The funds will support three types of programs:
- Street-Level Engagement: Increasing and expanding community engagement through clergy walks, street dinners, arts, sports, mentorship, and hotspots programs.
- Victim Support Services: Increasing private support of families and survivors of gun violence through prayer vigils, bereavement services, transportation, emergency accommodations, food, and spiritual care.
- Precinct Engagement: Connecting with local precincts to support young people with criminal backgrounds, bolstering anti-violence groups, and working with community stakeholders.
In addition to bringing together hundreds of multifaith leaders to prevent gun violence in New York City, the Adams administration has systematically driven down homicides and shootings in New York City through an approach that utilizes both prevention and intervention strategies. This past summer, Mayor Adams’ Gun Violence Prevention Task Force released “A Blueprint for Public Safety,” outlining a forward-thinking roadmap with upstream solutions to address gun violence throughout the five boroughs. The report built upon all the work the Adams administration has undertaken to reduce gun violence by double digits and culminated months of engagement with communities most impacted by gun violence, including young people, whose feedback was critical in shaping the strategies and recommendations that will ensure the city continues to build on the public safety gains made since January 2022.
Co-chaired by First Deputy Mayor Wright and Man Up! Inc. Founder A.T. Mitchell, the task force represents a multi-agency, cross-sector effort to address the root causes of gun violence and develop recommendations to promote long-term safety across all communities. As part of this effort, more than 50 members of the task force, representing 20 city agencies, engaged roughly 1,500 community residents over the course of spring 2023 through community convenings and youth town halls.
In his first month in office, in January 2022, Mayor Adams released the “Blueprint to End Gun Violence” — laying out his priorities to immediately address the crisis of guns on New York City streets. In March 2022, Mayor Adams and the NYPD also created Neighborhood Safety Teams to focus on gun violence prevention, and, early in the administration, Mayor Adams funded the city’s Crisis Management System — which brings teams of credible messengers to mediate conflicts on the street and connect high-risk individuals to services that can reduce the long-term risk of violence — at a record $86 million for Fiscal Year 2024.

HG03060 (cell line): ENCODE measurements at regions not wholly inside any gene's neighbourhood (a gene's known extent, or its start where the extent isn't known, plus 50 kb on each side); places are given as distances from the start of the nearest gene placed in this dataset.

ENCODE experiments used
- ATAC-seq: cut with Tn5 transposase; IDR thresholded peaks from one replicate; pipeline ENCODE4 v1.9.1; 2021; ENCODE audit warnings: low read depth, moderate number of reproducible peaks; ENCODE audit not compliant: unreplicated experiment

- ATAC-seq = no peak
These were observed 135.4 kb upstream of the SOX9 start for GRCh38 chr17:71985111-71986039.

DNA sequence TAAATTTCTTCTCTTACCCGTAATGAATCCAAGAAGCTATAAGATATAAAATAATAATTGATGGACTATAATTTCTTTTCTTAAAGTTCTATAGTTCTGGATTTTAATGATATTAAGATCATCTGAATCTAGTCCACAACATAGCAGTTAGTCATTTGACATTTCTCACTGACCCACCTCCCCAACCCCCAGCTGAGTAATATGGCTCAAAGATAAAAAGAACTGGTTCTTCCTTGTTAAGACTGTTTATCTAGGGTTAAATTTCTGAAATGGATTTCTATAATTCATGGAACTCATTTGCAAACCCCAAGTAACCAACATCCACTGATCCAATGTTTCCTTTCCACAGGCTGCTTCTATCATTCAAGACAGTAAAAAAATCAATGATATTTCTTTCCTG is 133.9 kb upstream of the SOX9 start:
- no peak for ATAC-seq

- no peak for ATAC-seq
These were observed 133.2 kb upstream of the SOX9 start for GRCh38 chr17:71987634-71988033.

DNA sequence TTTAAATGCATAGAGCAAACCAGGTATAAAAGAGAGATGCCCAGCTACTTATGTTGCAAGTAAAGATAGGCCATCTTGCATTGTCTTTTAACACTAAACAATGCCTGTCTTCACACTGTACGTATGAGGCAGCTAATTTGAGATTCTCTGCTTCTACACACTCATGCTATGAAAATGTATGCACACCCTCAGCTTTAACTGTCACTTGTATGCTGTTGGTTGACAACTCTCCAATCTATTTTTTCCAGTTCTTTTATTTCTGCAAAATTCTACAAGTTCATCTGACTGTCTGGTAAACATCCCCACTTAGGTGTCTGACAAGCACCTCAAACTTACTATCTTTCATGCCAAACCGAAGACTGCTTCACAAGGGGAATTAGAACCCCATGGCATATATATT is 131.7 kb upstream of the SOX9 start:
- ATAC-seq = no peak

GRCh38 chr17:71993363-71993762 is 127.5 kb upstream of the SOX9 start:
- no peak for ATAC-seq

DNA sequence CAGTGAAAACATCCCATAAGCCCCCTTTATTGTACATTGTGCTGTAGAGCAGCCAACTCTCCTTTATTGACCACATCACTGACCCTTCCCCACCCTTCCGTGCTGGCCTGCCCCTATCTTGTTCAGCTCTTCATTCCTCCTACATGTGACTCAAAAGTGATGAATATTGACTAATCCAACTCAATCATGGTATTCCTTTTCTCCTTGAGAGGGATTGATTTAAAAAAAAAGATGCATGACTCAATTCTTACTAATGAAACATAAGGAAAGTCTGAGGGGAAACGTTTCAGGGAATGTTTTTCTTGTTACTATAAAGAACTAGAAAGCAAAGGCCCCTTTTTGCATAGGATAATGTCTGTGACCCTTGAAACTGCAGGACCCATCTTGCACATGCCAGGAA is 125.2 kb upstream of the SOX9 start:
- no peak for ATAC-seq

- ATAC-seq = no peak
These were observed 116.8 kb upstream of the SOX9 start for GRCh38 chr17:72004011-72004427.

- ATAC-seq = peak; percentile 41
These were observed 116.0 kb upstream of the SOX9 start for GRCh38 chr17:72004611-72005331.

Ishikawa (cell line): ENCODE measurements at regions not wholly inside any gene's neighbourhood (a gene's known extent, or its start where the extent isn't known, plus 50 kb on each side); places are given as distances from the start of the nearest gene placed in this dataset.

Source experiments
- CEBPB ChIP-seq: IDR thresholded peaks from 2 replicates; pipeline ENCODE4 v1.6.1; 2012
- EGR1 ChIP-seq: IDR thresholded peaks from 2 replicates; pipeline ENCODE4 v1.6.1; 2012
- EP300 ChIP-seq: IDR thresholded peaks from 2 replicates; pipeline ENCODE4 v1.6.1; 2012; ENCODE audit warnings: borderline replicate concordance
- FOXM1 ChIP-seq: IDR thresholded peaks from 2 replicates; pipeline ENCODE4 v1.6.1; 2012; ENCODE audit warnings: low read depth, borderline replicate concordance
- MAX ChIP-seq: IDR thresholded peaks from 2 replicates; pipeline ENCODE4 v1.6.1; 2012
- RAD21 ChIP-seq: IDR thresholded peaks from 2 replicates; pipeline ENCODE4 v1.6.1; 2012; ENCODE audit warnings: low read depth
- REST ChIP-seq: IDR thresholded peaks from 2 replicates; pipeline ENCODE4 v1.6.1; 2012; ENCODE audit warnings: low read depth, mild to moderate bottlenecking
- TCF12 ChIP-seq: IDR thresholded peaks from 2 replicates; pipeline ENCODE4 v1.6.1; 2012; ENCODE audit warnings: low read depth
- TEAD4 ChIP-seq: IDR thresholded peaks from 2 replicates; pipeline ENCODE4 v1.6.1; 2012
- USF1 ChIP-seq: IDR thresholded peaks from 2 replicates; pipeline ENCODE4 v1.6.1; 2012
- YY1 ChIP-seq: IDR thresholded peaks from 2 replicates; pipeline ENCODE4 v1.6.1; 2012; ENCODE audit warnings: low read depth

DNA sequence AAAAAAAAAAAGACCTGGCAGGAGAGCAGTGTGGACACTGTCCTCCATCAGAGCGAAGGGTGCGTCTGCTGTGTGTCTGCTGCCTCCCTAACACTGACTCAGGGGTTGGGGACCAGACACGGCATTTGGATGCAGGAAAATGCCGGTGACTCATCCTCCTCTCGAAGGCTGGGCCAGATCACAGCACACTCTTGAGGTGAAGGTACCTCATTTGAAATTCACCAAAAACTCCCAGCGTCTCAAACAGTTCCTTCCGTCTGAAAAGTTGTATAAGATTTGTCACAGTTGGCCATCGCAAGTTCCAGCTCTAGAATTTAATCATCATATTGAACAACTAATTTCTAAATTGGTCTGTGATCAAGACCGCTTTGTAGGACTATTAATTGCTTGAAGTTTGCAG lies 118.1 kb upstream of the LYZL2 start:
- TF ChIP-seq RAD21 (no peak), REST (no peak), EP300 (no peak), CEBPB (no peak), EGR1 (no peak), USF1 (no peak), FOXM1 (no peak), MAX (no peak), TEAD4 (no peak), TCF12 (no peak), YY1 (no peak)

Since the start of the administration in January 2022, the NYPD has also removed more than 14,000 illegal guns from New York City streets.
“Ending the scourge of gun violence will take a whole community effort,” said U.S. Representative Dan Goldman. “I’m thankful that faith leaders from across New York City are coming together with one voice to make our city safer. I look forward to working in partnership with them and with the city to implement commonsense gun safety solutions to protect our children, our families, and our communities.”
“I applaud the mayor for prioritizing funding for faith leaders in an effort to reduce gun violence,” said New York State Assemblymember Monique Chandler-Waterman. “Since taking office, I created the Assembly District 58 Public Safety Taskforce, which includes our faith leaders and community stakeholders with lived experience to work together to reduce gun violence and support impacted families. As we know, gun violence is a multi-layered issue that requires a multifaceted approach; this new approach by the mayor is definitely a step in the right direction. As the co-chair of the Anti-Gun Violence Subcommittee of the New York State Black Puerto Rican Hispanic Asian Legislative Caucus, I will continue to advocate along with my colleagues in government for more funding to support our local grassroots non-profit organizations and faith leaders. Our goal is to address the epidemic of gun violence and care for families holistically.”